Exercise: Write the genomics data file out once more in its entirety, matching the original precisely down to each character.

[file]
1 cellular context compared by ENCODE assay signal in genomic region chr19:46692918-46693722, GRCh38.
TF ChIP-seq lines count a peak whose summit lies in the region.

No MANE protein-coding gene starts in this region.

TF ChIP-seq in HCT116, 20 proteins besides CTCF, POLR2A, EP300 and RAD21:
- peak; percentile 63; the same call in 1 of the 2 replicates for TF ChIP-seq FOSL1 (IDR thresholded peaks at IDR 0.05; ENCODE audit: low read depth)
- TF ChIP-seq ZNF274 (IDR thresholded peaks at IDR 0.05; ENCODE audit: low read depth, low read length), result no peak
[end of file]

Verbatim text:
1 cellular context compared by ENCODE assay signal in genomic region chr19:46692918-46693722, GRCh38.
TF ChIP-seq lines count a peak whose summit lies in the region.

No MANE protein-coding gene starts in this region.

TF ChIP-seq in HCT116, 20 proteins besides CTCF, POLR2A, EP300 and RAD21:
- peak; percentile 63; the same call in 1 of the 2 replicates for TF ChIP-seq FOSL1 (IDR thresholded peaks at IDR 0.05; ENCODE audit: low read depth)
- TF ChIP-seq ZNF274 (IDR thresholded peaks at IDR 0.05; ENCODE audit: low read depth, low read length), result no peak